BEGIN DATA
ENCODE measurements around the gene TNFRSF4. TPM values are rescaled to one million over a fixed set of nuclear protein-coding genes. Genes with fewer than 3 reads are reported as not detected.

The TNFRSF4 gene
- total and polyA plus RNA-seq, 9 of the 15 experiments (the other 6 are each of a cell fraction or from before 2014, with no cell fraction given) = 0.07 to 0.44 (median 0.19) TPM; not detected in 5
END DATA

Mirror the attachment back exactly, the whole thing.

ENCODE measurements around the gene TNFRSF4. TPM values are rescaled to one million over a fixed set of nuclear protein-coding genes. Genes with fewer than 3 reads are reported as not detected.

The TNFRSF4 gene
- total and polyA plus RNA-seq, 9 of the 15 experiments (the other 6 are each of a cell fraction or from before 2014, with no cell fraction given) = 0.07 to 0.44 (median 0.19) TPM; not detected in 5